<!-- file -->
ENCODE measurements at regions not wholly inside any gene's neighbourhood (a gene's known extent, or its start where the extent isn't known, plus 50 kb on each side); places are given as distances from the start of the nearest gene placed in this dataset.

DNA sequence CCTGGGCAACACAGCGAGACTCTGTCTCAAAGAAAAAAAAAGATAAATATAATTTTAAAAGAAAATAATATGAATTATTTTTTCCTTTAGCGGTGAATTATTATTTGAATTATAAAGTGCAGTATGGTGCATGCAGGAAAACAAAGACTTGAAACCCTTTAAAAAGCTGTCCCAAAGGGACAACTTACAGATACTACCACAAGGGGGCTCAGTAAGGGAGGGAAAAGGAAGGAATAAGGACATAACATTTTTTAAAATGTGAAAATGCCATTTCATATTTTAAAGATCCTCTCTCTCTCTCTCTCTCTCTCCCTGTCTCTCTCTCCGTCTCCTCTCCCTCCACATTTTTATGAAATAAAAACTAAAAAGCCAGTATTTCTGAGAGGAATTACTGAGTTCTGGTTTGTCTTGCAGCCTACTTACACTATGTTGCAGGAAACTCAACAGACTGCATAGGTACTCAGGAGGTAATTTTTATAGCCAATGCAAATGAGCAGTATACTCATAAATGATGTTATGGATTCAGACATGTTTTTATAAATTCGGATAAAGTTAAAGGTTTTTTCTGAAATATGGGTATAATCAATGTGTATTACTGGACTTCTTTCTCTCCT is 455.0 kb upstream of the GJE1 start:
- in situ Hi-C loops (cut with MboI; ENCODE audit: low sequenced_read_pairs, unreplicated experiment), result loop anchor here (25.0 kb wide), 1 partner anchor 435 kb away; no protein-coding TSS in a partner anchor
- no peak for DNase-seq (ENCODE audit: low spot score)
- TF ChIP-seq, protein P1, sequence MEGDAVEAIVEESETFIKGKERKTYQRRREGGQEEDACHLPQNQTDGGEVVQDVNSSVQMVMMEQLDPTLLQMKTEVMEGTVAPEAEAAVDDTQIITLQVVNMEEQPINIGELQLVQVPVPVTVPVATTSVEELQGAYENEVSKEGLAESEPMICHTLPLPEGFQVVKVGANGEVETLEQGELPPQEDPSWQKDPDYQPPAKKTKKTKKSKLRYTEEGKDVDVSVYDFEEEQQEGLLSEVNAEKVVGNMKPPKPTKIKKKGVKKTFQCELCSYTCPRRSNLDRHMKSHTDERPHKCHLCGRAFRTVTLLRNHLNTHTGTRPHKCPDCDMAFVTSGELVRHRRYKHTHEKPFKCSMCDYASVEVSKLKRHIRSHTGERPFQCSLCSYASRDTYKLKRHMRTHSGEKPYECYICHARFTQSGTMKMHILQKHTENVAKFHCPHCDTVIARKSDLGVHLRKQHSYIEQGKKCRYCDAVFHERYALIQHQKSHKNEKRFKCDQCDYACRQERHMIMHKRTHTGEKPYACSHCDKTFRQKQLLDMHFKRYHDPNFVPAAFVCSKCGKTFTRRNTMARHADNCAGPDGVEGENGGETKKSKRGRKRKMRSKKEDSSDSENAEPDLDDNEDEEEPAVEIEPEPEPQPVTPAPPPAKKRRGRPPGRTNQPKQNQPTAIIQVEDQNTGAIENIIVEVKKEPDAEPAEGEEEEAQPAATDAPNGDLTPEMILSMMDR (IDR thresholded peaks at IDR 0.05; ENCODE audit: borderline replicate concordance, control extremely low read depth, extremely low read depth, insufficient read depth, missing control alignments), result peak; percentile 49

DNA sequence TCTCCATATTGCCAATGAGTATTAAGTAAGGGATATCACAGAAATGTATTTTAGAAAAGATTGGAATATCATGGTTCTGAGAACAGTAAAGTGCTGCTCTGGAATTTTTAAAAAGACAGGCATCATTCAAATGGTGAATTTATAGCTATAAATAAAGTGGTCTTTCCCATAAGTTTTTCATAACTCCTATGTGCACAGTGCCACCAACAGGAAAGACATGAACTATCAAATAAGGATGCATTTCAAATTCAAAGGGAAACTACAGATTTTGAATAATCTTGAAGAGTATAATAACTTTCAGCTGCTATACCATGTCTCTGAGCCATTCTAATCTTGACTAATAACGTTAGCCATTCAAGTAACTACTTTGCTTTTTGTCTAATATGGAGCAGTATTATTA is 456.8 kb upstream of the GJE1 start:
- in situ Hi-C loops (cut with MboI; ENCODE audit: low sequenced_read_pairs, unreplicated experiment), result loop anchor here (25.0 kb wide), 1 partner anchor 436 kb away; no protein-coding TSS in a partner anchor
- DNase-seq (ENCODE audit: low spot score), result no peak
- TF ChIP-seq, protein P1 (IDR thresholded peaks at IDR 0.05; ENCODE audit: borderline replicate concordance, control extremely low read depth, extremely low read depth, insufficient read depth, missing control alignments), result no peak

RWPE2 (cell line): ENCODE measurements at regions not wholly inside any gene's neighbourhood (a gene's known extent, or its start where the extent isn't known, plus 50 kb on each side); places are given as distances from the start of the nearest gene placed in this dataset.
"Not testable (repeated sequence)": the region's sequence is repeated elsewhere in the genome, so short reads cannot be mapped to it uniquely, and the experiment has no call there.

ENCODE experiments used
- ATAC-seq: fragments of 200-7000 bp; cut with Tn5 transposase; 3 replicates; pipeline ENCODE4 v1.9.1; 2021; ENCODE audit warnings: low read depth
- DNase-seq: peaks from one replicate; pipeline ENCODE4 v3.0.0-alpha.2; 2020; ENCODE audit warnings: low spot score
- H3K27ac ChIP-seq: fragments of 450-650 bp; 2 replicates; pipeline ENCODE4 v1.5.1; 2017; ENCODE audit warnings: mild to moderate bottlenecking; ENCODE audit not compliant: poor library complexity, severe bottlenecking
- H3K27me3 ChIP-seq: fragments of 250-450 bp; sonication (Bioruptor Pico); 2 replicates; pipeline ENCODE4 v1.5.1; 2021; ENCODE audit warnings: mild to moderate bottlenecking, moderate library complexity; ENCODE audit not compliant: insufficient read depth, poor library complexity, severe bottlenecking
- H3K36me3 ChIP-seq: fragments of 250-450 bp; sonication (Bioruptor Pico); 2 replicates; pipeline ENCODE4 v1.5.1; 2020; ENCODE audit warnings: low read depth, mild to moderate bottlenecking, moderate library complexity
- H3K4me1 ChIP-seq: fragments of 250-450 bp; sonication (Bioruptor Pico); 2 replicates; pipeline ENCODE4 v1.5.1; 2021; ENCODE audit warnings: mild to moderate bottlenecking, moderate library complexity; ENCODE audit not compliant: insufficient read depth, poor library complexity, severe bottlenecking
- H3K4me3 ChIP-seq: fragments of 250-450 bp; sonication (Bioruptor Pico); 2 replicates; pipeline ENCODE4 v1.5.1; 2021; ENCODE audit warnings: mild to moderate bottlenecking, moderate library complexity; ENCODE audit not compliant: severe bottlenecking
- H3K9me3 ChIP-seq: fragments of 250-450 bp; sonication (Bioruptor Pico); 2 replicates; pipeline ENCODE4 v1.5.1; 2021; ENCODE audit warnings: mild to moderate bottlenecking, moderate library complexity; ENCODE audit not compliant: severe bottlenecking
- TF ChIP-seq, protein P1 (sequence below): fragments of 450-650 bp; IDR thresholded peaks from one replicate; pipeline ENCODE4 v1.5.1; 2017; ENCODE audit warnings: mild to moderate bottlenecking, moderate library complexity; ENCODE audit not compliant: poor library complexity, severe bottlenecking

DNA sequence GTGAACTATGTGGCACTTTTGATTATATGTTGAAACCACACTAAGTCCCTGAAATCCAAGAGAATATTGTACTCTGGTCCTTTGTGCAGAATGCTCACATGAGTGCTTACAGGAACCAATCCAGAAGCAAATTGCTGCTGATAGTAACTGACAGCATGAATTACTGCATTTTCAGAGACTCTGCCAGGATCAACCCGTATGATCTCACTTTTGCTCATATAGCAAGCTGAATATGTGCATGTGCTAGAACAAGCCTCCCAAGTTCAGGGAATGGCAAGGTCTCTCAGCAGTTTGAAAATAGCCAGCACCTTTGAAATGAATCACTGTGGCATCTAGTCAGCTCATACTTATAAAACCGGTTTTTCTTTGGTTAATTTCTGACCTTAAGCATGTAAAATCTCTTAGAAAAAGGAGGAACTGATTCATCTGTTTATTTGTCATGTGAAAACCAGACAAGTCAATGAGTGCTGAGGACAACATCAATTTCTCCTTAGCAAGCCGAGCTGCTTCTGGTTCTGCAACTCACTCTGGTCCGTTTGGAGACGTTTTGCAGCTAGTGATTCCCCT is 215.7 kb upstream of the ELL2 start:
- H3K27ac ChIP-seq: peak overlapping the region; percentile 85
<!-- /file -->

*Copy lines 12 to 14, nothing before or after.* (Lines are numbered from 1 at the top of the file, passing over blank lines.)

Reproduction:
ENCODE experiments used
- ATAC-seq: fragments of 200-7000 bp; cut with Tn5 transposase; 3 replicates; pipeline ENCODE4 v1.9.1; 2021; ENCODE audit warnings: low read depth
- DNase-seq: peaks from one replicate; pipeline ENCODE4 v3.0.0-alpha.2; 2020; ENCODE audit warnings: low spot score